Assault Weapons Legislation fails for nowMarch 21, 2013
Senate Majority Leader Harry Reid told reporters this week that he would not have been able to get a gun control bill to the Senate floor if it included the assault weapon ban.
Reid explained that the decision to move a bill without an assault weapon ban was made because otherwise there would not have been 60 votes. He said members will still be able to vote on the assault weapon ban through an amendment.
“Dianne has worked so hard on this,” Reid said, referring to the ban's sponsor, Sen. Dianne Feinstein (D-Calif.). “I know that, but right now her amendment, using the most optimistic numbers, has less than 40 votes. That’s not 60. I have to get something on the floor so we can have votes on that issue and the other issues.”
Sen. Feinstein says she won’t “lay down and play dead” on an assault weapons ban after Senate Majority Leader Harry Reid revealed the California Democrat’s measure won’t be part of the Senate Democratic gun control plan.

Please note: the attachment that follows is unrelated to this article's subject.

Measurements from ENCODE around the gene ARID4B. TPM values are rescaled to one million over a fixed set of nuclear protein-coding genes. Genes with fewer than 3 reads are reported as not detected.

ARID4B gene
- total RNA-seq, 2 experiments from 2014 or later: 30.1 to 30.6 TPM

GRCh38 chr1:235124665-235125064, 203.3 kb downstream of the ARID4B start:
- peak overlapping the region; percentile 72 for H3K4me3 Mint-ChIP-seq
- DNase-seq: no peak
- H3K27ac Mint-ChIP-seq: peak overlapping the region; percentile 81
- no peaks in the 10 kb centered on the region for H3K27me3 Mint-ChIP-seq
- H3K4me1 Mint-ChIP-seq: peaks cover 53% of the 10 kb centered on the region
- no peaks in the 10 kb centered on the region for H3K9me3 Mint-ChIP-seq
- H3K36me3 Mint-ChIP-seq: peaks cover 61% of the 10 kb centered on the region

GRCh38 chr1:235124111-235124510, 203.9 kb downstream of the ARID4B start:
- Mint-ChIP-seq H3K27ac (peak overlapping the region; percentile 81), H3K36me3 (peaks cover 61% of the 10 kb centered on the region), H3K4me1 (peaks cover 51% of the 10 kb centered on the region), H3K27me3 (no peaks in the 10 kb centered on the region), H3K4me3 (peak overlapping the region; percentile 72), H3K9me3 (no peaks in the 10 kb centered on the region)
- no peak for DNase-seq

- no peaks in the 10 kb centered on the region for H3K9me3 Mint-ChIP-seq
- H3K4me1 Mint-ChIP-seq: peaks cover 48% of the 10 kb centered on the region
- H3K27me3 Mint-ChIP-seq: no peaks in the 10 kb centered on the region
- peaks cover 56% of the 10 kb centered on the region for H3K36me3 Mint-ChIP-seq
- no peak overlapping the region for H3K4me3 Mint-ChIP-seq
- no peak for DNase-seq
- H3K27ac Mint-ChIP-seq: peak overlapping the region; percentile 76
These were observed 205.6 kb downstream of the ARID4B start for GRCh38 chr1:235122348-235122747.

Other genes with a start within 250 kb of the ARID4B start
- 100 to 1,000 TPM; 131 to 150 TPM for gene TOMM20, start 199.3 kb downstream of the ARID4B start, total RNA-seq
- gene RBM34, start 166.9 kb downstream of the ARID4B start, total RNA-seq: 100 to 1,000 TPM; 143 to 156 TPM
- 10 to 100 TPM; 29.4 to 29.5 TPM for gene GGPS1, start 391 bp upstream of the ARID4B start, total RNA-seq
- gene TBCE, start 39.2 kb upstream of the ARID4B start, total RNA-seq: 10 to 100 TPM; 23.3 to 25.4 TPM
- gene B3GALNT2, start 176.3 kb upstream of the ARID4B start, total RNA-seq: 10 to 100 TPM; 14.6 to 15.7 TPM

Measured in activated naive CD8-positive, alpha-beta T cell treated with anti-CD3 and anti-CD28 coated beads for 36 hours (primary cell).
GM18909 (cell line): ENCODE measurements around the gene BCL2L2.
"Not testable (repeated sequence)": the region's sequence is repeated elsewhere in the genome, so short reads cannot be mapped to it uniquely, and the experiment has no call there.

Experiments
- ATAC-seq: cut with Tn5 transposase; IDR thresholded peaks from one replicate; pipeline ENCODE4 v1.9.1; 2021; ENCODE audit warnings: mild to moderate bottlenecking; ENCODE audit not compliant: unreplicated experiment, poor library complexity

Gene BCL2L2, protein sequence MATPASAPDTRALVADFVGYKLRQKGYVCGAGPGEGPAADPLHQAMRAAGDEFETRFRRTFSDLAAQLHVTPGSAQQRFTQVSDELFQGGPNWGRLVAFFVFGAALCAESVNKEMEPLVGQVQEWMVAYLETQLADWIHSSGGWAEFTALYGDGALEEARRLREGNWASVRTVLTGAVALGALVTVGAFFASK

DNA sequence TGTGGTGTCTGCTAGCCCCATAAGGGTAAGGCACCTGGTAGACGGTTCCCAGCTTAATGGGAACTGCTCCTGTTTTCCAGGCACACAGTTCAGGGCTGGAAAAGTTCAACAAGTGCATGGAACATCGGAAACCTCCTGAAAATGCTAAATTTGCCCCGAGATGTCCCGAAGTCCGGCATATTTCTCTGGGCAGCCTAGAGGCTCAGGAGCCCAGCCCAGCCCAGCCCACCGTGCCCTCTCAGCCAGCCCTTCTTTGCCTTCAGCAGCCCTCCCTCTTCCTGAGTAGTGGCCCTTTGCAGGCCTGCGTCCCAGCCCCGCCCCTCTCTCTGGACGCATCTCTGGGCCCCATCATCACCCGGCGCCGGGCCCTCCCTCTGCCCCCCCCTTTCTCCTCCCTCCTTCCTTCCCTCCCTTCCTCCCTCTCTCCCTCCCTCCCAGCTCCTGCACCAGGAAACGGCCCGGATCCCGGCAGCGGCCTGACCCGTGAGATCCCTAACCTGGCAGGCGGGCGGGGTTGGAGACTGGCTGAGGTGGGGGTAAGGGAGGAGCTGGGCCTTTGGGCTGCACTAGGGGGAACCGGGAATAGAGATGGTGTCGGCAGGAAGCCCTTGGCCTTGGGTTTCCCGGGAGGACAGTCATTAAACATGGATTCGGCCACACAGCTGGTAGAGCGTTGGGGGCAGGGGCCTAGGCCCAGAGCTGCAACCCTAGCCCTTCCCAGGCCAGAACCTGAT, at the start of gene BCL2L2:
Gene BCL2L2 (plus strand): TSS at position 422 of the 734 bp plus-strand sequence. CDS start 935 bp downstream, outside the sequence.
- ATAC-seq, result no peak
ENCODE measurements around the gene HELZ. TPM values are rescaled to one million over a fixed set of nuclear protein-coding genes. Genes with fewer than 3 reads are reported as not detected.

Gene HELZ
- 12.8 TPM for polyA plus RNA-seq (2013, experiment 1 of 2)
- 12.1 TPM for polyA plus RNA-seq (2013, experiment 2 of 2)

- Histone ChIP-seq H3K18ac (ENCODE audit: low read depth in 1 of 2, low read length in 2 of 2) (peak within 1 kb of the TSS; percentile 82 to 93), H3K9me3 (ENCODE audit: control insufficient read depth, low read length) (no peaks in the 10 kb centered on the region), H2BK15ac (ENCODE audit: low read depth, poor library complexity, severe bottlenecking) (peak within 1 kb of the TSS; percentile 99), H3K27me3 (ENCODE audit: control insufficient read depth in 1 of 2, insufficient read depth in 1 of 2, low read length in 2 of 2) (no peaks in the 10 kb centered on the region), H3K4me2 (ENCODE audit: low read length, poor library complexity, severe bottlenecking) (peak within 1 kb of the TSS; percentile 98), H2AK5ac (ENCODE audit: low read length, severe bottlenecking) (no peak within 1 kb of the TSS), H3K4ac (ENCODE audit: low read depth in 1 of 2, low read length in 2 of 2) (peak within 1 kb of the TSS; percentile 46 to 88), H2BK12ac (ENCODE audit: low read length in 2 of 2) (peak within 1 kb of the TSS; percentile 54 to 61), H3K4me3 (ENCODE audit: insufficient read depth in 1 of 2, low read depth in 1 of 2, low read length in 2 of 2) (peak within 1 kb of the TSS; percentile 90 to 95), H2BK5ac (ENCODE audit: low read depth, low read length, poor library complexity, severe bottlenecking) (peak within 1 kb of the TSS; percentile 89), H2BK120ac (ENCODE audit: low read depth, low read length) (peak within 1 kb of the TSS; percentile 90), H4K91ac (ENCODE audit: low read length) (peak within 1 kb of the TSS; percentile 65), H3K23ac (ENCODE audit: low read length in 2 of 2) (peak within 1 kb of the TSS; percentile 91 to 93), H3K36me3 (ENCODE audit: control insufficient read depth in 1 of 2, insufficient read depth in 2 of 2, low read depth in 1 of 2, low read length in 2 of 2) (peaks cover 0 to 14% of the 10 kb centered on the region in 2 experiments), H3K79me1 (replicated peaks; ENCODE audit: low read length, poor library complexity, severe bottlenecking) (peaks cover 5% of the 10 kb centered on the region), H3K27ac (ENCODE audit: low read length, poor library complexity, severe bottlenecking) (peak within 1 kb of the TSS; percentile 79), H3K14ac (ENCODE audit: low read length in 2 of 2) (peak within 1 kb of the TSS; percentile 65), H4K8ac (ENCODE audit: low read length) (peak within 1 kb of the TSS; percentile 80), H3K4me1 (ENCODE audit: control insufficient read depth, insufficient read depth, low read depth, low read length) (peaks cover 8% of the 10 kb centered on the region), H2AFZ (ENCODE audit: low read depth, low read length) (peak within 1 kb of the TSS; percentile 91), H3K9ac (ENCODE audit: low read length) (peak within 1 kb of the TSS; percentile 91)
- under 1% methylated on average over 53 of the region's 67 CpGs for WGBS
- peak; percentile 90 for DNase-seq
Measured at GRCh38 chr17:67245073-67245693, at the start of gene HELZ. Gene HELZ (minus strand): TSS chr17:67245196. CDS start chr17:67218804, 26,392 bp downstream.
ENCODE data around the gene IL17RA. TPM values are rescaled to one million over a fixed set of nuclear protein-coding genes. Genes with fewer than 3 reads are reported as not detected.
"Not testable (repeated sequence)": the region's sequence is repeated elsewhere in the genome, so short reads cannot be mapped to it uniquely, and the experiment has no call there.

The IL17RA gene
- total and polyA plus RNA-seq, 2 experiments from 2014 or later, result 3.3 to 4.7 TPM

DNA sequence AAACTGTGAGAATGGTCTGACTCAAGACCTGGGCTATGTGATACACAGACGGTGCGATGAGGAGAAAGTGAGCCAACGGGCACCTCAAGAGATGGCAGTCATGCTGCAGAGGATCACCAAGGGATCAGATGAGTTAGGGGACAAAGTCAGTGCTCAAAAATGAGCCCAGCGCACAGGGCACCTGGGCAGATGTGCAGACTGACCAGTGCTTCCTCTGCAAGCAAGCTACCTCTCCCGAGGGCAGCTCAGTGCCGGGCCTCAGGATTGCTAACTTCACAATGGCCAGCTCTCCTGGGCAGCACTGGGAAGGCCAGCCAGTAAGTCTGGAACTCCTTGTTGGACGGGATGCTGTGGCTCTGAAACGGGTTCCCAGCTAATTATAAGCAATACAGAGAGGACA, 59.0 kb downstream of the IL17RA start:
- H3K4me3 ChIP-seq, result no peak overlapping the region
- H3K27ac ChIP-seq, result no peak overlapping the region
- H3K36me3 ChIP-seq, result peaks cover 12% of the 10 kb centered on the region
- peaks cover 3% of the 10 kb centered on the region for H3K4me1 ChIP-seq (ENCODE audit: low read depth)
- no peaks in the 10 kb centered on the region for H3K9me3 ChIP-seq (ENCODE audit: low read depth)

“This is very important to me. And I’m not going to lay down and play dead. I think the American people have said in every single public poll that they support this kind of legislation. It’s aimed to protect children, to protect schools and malls. … Not to give me a vote on this would be a major betrayal of trust, as I would see it,” Feinstein said Tuesday on CNN.
Reid told Feinstein on Monday that her gun control proposal — which included an assault weapons ban — would not be part of the Democrat’s gun control legislation but could be offered as an amendment on the Senate floor.
Feinstein said on CNN that Reid told her she would have “an opportunity for a vote” on the issue.
“What Sen. Reid told me is that I would have an opportunity for a vote. I take him at his word. I told him also that it would be my intention to separate out the prohibition on the future manufacture, transfer, sales, possession of large ammunition-feeding devices of more than 10 bullets,” Feinstein said. “I asked him if this could be part of a package. He said, ‘No.’ And I took away from that meeting the belief that we would have a vote on the full bill, and a vote on ammunition-feeding devices of more than 10 bullets.”